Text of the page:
Many of us have a running commentary in our heads about what we’re doing or what’s happening to us. There usually aren’t full sentences, but rather fragments or expletives or moans or groans or cheers. At times we’ll be muttering our complaints about how we’ve been treated or how we could have done better in a given situation. If we weren’t doing this, we could be simply being and experiencing instead of judging and grading and resisting. Some of us may be sailing through with a rosy outlook and gratitude for whatever comes our way. Blessed be the undisturbed, for they will know The Way. I believe, however, a lot of us are making ourselves miserable, to one degree or another, with internally narrating our lives in a negative way. Whether or not this applies to you, I invite you to read on. I will share some insights on the human inclination to do play-by-play on the game of life.

What is This Tendency?

For many centuries, philosophers have made mention of people talking to themselves. It may be silent or aloud, but we have been addressing ourselves for probably as long as we’ve had brains to convey the exchange. It was only in the late 20th century that psychologists began formally theorizing it.

An article written in Frontiers in Psychology in 2020 and published on the National Library of Medicine website “explores the relationships among different types of internal dialogues and self-talk functions.” The writers of the paper lump internal dialogue and self-talk under the broader term “intrapersonal communication.” There are other modes of intrapersonal communication, but for our purposes I’m going to focus on the above two modes.

The article cites a study that says self-talk is a self-regulatory tool used by all of us at times. We use it to calm ourselves with such phrases as “Don’t worry” or “You can get through this.” A different context might call for something like “Ah-h, the finish line!” With self-talk, the sender and the receiver are usually assumed to be the same person. The message can be one word, sound, command or such without an answer or extended conversation. It’s essentially an internal monologue.

With internal dialogue, the communication becomes more complex. There may be multiple parties with multiple voices exchanging statements, all within one mind. The primary way it’s used is to help a person work out how to handle new or strange experiences. Have you ever had a conversation that went disturbingly wrong and you ran through it over and over again, maybe revising it to have you saying something much more sensible or courageous?

I tend to think internal monologues or dialogues are habit-forming and we can come to depend on them. I believe the same is true of self-talk. My wife and I find it amusing that we punctuate the completion of tasks large and small with a quiet “Okay” as we walk around the house.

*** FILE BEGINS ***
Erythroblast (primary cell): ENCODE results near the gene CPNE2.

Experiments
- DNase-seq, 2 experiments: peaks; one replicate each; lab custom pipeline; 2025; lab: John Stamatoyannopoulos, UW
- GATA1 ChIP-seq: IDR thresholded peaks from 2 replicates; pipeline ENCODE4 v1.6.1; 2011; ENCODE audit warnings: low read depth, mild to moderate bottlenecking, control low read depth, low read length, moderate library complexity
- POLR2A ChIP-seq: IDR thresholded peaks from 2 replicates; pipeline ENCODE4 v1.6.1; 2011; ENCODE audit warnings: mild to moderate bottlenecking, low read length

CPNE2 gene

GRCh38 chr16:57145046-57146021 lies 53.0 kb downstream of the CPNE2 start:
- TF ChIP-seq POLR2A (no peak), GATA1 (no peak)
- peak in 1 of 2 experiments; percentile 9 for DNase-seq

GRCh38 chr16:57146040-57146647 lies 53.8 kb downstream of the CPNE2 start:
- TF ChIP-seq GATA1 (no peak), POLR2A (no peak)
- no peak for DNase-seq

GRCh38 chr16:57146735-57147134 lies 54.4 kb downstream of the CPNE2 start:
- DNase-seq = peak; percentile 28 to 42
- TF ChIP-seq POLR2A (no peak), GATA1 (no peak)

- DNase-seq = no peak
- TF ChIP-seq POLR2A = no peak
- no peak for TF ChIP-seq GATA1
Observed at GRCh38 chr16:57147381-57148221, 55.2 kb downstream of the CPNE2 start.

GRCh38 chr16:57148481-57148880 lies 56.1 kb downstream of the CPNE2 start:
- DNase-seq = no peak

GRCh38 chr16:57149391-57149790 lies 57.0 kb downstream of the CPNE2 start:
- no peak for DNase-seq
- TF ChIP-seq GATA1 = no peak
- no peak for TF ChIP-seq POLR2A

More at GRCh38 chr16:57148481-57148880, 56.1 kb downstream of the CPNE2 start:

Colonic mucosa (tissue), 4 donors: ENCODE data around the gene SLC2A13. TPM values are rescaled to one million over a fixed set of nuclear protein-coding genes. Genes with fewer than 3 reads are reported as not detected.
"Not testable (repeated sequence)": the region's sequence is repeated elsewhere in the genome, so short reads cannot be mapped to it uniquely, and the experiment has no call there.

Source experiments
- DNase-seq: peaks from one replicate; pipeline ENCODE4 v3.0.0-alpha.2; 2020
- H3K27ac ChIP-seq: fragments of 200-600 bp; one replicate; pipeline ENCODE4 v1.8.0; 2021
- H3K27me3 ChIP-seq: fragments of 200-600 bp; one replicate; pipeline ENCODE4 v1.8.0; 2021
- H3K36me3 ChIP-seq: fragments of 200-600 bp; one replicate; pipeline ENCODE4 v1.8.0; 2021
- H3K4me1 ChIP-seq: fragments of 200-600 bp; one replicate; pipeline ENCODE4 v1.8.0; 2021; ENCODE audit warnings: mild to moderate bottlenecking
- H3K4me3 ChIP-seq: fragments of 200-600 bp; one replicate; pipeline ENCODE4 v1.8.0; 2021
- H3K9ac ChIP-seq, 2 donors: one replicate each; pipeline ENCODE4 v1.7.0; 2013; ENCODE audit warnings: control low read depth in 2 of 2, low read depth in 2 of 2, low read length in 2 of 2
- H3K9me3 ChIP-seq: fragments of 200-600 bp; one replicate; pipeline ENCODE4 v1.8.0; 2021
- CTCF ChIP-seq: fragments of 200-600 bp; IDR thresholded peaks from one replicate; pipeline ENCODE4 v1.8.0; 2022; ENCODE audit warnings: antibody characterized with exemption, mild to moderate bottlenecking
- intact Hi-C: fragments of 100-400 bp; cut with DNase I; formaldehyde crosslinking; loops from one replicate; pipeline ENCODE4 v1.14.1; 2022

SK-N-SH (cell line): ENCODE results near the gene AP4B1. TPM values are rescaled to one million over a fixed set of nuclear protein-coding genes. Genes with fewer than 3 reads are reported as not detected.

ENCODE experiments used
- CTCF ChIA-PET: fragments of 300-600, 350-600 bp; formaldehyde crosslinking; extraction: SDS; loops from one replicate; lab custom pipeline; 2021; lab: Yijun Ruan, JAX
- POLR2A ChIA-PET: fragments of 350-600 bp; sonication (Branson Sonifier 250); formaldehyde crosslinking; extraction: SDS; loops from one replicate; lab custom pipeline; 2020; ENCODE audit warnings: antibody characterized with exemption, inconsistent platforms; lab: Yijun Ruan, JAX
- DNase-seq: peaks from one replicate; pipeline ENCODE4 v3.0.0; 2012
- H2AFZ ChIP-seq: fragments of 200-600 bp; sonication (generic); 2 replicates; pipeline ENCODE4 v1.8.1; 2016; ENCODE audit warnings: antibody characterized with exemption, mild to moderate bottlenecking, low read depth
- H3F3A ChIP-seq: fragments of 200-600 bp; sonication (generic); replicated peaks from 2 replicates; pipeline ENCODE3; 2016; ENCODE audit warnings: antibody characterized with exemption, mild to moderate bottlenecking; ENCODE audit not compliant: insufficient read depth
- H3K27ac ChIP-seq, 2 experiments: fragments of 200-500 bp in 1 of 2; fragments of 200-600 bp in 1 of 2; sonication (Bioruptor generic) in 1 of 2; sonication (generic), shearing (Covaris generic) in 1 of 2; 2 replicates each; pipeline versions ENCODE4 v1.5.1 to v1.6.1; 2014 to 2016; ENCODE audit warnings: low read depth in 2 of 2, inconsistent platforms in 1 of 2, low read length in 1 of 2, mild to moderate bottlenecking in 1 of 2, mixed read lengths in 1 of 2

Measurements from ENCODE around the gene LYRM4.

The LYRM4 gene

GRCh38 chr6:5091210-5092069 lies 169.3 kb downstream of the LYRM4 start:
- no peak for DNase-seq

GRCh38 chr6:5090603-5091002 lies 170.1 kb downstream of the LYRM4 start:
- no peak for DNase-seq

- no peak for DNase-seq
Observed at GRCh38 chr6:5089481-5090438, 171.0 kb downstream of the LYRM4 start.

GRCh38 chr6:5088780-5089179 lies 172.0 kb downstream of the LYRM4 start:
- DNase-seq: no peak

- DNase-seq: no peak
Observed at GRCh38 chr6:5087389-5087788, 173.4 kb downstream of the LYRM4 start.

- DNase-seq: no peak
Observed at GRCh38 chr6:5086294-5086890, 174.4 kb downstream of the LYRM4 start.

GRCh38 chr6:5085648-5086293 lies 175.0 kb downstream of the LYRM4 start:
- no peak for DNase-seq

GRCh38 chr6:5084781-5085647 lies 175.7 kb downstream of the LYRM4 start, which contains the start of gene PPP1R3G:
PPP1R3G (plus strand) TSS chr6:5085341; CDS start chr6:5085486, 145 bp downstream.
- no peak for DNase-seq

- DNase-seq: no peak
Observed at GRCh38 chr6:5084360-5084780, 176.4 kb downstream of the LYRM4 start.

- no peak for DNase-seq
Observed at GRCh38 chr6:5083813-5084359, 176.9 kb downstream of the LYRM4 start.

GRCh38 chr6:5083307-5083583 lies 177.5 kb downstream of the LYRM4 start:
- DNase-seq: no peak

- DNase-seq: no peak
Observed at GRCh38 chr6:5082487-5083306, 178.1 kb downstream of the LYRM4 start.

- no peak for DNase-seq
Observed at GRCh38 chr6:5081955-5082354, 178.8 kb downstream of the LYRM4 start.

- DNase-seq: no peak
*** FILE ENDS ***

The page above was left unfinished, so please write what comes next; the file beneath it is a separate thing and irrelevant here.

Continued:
Psychologists view these mental exchanges as a natural phenomenon. Some experience them more than others and supposedly some don’t experience them at all. In most cases, this phenomenon need not be a cause for worry.

When it’s Not So Good

The mental health professionals tell us when our voices go unusually negative, it’s time to seek help. Specifically, when we’re having thoughts of harming ourselves or others, we may be losing control and need to rein in the mind.

While I take that advice very seriously, I wish to turn our attention to a lesser problem that we may not see as a problem at all. I’m referring to the everyday narrative hounding us constantly, which tells us the unsatisfactory state of our world. It’s an insidious element of our minds, steering us to the negative as it slyly pretends we’re perfectly fine thinking that way.

I have long looked upon myself as a positive person with a relatively cheery outlook. I’m known to be sarcastic sometimes, but even then I usually try to lace my comments with a non-caustic thread of humor. Only in the last couple of years have I started to see my glasses aren’t as rose-colored as I thought they were.

As a part of an intensified yoga practice, I spend a little time each day in introspection. I examine how I behave and where my thoughts go. I’ve noticed more than a few negative behaviors, among them being my reactions to what happens in everyday life. Over the two years plus, I’ve seen how I generate my own misery in my reactions. Here are some examples of mine that you (a good, seemingly positive person) may notice in yourself. A few minutes ago, I picked up a folder of papers from my desk and dropped some of the contents on the floor. I cursed, as though that was a really big deal. I could be watering plants when the hose kinks. I might sigh in annoyance and walk back to the spot of the kink with agitation. I’m driving to an appointment, running a little behind, and groan when a green light turns red. When my novel Boundless Trust was published, I realized I misspelled a word in the last sentence of the book. I had a talk with myself internally about that, wondering how I could have made that mistake. I still cringe with embarrassment when I think about it.

Being in the Moment

We don’t need the self-judgment, the negation or the commentary at all. It’s all ego, yakking at us through our brains. I believe we are here first and foremost to simply be. Without our baggage, we are unencumbered by thoughts and matter. But, hey, thinking is a tough habit to break. If you have to think, then choose to be cheerful and forgiving. As you make your way through your day, accept who you are and what happens. You’ll be a lot happier if you do.